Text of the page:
These statements by the ALJ demonstrate a failure to fully consider the medical evidence of record, as well as a misunderstanding of fibromyalgia. Fibromyalgia has been recognized "as a potentially severe impairment that may support a claim of disability under the Social Security Act." Brunson v. Barnhart, 2002 WL 393078 at *15 (E.D.N.Y. 2002). Because of the unavailability of clinical tests for fibromyalgia, an ALJ cannot reject a physician's diagnosis of fibromyalgia on the grounds that it is not supported by objective medical findings. See Id. While it is true that no treating physician specifically noted that the plaintiff had the requisite "11 out of 18 trigger points," the record is replete with treatment notes indicating that plaintiff's entire body was tender and painful to the touch. (Tr. 149, 152-154, 156.) Specifically, Dr. Condemi noted that while the plaintiff's musculoskeletal exam was positive for total pain, pain was most severe at the "fibrositis trigger points." (Tr. 152.) A second treating physician, Dr. Nemetz, noted the plaintiff had multiple tender areas. (Tr. 187-8, 202). Drs. Condemi, Nemetz, Poduri and Balderman (a consultative physician upon who's opinion the ALJ chiefly relied) all diagnosed the plaintiff as having fibromyalgia. Based upon the reports of the plaintiff's treating physicians, as well as those of Drs. Poduri and Balderman, it seems clear that several qualified physicians and specialists believed the plaintiff suffered from fibromyalgia. Further, each physician bolstered their diagnoses with evidence of widespread body pain. Based upon this evidence, I simply find no support for the ALJ's determination that the plaintiff did not suffer from fibromyalgia.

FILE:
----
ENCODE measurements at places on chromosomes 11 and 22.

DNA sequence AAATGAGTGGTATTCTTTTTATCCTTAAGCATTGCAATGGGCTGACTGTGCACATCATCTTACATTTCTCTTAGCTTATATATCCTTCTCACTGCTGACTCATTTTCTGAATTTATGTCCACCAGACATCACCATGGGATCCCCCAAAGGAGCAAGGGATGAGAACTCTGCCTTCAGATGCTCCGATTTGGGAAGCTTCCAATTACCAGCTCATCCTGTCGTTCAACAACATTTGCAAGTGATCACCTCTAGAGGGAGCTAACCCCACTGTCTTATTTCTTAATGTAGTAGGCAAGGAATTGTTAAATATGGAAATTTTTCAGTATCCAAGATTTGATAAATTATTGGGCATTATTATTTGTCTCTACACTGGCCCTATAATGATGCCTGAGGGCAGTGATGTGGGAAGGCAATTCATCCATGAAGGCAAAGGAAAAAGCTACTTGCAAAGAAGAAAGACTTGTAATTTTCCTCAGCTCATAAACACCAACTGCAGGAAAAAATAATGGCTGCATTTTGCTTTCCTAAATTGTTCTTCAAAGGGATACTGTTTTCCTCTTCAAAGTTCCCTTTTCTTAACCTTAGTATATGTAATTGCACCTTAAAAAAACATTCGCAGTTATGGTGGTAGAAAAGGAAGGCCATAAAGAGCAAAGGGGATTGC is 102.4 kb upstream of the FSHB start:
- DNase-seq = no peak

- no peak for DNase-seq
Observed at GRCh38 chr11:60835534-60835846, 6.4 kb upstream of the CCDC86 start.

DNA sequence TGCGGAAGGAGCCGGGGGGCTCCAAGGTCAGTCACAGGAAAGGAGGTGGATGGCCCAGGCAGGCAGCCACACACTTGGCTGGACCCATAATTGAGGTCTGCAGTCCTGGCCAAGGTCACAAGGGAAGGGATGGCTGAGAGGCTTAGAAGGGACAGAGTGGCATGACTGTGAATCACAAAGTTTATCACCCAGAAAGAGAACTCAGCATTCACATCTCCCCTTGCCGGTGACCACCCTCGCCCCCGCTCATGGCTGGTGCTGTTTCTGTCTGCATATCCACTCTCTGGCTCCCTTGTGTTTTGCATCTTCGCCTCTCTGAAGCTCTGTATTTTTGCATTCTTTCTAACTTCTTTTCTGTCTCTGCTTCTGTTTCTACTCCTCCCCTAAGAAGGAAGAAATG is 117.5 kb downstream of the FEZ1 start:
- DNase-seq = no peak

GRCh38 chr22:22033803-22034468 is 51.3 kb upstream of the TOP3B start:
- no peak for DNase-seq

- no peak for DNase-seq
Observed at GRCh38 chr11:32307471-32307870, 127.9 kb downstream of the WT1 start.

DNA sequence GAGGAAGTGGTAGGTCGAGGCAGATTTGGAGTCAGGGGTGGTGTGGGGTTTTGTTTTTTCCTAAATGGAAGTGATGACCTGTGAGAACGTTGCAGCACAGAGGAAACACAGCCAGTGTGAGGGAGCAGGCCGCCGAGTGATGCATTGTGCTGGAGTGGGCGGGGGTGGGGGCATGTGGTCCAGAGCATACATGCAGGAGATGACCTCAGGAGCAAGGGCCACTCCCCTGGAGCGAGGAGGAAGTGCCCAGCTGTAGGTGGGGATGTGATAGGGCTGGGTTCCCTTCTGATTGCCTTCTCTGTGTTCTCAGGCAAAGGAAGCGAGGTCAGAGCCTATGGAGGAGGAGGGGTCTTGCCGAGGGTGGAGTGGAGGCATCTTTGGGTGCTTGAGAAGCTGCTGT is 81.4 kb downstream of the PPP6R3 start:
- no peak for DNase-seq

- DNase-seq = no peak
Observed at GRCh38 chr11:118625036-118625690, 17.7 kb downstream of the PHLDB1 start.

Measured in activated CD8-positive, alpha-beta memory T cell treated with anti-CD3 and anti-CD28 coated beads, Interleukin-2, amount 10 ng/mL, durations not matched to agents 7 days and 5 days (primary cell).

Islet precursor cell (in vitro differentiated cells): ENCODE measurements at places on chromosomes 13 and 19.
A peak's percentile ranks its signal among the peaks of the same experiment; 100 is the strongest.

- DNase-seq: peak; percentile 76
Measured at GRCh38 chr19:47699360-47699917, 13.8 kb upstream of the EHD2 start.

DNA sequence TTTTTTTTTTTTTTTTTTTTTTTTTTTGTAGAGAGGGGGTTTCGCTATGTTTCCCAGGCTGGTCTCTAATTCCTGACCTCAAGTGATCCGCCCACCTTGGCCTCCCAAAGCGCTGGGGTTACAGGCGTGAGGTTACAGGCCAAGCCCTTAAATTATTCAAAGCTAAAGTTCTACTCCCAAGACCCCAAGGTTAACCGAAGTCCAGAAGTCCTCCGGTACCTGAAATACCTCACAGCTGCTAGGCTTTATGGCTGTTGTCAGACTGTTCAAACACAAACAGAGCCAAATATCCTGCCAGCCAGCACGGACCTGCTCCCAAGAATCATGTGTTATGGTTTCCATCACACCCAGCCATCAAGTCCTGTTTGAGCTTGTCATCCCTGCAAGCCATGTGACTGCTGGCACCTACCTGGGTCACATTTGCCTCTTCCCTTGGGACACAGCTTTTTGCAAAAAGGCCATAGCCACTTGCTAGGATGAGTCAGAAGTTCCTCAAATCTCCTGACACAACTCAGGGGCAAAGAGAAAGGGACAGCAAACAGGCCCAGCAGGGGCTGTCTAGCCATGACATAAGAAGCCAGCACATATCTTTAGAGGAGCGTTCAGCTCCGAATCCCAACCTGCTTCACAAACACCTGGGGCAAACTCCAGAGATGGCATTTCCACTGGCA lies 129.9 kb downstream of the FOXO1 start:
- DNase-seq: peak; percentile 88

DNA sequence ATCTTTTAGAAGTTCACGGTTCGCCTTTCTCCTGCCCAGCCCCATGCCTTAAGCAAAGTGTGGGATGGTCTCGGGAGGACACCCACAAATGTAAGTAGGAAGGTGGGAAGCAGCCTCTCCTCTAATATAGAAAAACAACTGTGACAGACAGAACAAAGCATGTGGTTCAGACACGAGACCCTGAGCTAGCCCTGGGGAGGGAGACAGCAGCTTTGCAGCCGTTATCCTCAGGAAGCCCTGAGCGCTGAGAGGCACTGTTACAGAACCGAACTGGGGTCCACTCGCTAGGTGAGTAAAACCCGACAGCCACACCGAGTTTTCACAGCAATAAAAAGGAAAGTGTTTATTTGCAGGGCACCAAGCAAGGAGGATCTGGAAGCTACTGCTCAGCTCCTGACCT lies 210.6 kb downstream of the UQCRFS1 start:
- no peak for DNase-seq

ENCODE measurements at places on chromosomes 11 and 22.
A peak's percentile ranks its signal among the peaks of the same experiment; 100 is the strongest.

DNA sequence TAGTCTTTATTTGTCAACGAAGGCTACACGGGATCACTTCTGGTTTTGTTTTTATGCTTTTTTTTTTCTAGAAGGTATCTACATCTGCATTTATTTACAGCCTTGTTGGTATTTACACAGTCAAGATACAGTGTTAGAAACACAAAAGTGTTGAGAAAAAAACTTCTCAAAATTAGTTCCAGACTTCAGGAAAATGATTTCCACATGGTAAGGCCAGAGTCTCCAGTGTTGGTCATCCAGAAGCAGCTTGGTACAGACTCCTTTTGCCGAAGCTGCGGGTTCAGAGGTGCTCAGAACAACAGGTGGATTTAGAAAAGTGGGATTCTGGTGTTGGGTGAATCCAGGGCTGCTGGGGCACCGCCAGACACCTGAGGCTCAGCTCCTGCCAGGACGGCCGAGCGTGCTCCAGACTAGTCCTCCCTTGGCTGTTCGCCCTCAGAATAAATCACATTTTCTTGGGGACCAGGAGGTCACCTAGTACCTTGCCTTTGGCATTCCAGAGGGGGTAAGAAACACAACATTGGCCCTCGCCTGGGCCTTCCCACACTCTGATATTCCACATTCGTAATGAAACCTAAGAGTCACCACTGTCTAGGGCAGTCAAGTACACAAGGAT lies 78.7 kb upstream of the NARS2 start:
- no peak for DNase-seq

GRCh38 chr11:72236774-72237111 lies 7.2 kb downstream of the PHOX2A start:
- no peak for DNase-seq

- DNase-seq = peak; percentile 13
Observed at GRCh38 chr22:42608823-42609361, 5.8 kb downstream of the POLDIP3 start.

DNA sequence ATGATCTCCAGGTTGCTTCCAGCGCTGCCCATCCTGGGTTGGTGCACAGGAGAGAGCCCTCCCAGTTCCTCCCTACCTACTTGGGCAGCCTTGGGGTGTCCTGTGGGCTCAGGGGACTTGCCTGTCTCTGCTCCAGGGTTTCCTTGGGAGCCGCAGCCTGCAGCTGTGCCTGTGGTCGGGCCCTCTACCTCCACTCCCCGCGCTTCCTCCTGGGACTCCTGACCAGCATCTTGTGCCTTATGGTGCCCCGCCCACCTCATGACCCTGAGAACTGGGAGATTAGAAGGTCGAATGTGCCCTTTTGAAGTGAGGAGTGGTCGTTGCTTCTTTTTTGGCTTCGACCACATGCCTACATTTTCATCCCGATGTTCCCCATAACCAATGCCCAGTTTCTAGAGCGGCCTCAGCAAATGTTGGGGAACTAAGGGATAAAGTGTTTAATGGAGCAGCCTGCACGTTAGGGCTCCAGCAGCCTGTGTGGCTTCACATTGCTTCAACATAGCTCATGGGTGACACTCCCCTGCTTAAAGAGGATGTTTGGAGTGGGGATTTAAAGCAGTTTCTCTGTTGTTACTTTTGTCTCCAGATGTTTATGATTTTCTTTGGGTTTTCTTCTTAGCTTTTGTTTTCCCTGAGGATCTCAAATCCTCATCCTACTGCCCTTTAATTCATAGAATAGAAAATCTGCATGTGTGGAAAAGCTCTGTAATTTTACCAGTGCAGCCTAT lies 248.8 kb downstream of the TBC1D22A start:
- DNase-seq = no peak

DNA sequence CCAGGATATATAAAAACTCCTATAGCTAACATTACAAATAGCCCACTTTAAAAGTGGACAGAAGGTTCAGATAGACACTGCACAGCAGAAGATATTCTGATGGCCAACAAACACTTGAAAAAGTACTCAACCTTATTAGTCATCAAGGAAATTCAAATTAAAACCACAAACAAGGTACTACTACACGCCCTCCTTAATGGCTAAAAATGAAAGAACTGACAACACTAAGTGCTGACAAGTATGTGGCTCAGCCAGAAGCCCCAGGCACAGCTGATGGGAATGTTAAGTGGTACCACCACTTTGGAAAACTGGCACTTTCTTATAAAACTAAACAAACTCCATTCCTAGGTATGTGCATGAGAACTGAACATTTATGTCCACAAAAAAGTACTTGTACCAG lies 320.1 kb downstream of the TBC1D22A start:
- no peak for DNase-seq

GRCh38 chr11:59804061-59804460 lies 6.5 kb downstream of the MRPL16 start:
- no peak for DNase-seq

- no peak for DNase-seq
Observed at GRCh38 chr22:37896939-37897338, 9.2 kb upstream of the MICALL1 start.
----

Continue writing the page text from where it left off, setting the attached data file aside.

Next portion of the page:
The Treating Physician Rule